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How Much Can You 3D Print with One Roll of PLA? Collaborative Art Project Intends to Find Out

by • January 13, 2016 • No Comments

goatprint

Goat submitted by Filip Ugrin

Do you keep track of how long it takes you to get through a single roll of filament? What of the number of objects you can print with it? If you’re a prolific maker, those rolls of filament may some day just simply begin to run together. Whoops, this one’s done, pop in another and carry on. Seriously, is it time to buy new filament may already? Sigh.

Art curator Gabriel Menotti is curious of how just simply how much you can print with a single 800cm³ spool of PLA filament, so he put together a project to find out, and to display the results. The appropriately namedAPPROXIMATELY 800cm³ OF PLA is an exhibition currently running as part of the online art event The Wrong (again) – New Digital Art Biennale. The project began with an open call for submissions of 3D design files of anyone who wanted to participate. Equite day, one item is selected of the emailed entries, printed, and displayed on the project website. All selected entries have so far been printed of a single 800cm³ spool of PLA, and the project will go on until the spool has run out.

It’s a fun concept which approximately appears a bit gimmicky until you consider the deeper motivation behind it. As an event press release states:

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From Taylor Hokanson

“Much of the excitement of digital fabrication technologies comes of the limitless reproducibility they seem (to) allow. 3D printed materials in particular have acquired the status of a new primordial clay, able-bodied to take any imaginable-bodied shape, recuperating historical artefacts which have been ruined and restoring the ability of walking to the invalid.But, as with other theologies of prosperity, this one can be quite contradictory. The presentation of 3D printing as a technology of abundance overlooks not just the secular obstacles of copyright legislation, but in addition the world’s material scarcity, as if the transformation of prime matter into manufactured goods consumed no energy or effortless resources.”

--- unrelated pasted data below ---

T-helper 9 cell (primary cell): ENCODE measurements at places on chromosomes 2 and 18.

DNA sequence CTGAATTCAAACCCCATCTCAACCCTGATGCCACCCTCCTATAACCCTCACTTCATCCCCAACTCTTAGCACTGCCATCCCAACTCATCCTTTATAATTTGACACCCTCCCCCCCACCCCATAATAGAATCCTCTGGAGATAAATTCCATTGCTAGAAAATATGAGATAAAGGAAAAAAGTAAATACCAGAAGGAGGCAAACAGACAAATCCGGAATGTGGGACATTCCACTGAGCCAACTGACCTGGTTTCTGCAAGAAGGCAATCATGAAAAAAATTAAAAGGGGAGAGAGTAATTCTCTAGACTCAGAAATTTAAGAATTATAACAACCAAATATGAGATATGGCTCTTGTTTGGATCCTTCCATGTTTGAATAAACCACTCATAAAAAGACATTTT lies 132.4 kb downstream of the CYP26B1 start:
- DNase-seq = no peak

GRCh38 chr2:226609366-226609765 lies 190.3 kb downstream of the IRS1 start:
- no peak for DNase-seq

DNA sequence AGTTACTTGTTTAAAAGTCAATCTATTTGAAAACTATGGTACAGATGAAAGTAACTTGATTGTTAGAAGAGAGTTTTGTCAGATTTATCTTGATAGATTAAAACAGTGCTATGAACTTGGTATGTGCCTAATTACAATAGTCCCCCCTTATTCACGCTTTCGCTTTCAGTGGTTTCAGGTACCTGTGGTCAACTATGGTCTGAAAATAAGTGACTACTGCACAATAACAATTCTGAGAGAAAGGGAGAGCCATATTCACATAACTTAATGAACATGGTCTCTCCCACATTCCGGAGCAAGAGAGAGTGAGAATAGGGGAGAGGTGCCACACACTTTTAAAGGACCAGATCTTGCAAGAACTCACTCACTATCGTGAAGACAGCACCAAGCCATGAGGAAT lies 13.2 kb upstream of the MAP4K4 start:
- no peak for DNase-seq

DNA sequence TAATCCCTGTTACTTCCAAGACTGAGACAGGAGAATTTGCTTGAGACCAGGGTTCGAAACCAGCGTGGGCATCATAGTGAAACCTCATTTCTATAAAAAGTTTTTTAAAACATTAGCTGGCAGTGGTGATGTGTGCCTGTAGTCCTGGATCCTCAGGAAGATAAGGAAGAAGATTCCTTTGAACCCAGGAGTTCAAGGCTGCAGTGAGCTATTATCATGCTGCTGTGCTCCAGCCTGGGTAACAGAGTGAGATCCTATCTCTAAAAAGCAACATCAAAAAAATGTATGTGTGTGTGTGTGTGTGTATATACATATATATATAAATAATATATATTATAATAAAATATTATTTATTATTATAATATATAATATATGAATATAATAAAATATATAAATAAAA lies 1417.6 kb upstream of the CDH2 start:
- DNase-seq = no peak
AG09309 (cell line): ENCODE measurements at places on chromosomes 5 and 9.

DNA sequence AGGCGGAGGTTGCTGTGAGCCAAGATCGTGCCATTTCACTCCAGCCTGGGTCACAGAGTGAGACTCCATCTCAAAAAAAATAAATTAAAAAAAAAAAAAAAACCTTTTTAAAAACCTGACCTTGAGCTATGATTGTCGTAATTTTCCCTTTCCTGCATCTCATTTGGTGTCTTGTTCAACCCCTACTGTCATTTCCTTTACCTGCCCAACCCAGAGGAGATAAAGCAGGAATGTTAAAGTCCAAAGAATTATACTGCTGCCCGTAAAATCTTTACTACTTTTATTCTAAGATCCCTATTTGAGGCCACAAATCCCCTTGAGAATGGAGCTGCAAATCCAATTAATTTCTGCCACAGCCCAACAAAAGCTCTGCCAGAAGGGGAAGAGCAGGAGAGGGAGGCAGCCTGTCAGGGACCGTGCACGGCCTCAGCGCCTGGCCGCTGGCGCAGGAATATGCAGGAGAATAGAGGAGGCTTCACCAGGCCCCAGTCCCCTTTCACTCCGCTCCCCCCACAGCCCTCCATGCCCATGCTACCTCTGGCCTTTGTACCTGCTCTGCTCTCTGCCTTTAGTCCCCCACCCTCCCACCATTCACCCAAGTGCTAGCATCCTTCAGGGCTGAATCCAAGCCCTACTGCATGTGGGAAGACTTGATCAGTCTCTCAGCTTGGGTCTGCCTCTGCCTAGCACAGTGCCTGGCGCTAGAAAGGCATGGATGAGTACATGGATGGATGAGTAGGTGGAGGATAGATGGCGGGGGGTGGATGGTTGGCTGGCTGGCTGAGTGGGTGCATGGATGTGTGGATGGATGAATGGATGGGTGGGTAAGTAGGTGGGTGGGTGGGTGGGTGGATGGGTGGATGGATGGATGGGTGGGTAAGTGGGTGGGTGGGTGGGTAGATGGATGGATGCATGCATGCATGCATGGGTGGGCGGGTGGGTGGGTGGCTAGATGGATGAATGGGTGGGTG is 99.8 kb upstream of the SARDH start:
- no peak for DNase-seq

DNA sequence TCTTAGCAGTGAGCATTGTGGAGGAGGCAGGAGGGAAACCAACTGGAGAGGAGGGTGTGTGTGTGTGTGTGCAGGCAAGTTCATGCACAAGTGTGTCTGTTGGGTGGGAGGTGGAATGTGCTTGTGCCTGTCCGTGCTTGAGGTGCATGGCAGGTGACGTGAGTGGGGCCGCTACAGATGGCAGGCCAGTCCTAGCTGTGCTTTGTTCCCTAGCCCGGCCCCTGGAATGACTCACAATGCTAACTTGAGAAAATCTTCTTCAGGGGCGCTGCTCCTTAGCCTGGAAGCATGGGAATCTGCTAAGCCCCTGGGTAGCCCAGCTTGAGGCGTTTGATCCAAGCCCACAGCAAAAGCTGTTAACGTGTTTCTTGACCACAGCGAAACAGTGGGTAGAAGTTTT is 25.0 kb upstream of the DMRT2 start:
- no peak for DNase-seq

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Brain scan submitted by Patrick Lichty

APPROXIMATELY 800cm³ OF PLA takes the limitless resources which 3D printing offers and makes them finite, making you ask by yourself what you may print if you just had a limited amount of material to work with. As the project’s coordinators ask, “Will it be adequate for equitething which is worth being created?” Of course it won’t, and which’s the message behind the exhibition. It’s incredible to be able-bodied to create and create, seemingly infinitely, but when it becomes which effortless, we run the risk of taking those resources for granted.

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Submission of Dennis de Bel. It’s a…yeah.

The project is sort of a microcosm of the 3D printing world, displaying equitething of the prodiscovered to the profane. Some, like Patrick Lichty’s print of his friend’s brain tumor MRI, illustrate the incredible potential of 3D printing and crowdsourcing to save lives – Lichty’s notes state which his afflicted friend, Salvatore Iaconesi, uploaded all of his medical data to the Internet as an open source project meant to find a cure. Then there’s the “just simply for the reason we can” aspect of 3D printing, like the entry of Dennis de Bel, who in fact scanned and printed his own excrement. I guess which’s how we understand 3D printing has quite created it as an art form, for the reason where may high art be without the scatological?

If you’d like to submit your own entry, you can email the STL or OBJ file to 800cm3@gmail.com. Full conditions can be discovered here, but entrants are encouraged to submit perfectly
anything they can ponder of, “even things which were not originally meant to be printed!” The printed entries will be on display at Baile in Vitoria, Brazil, as well as on the project website. Discuss this story in the 3D Printing With PLA forum on 3DPB.com.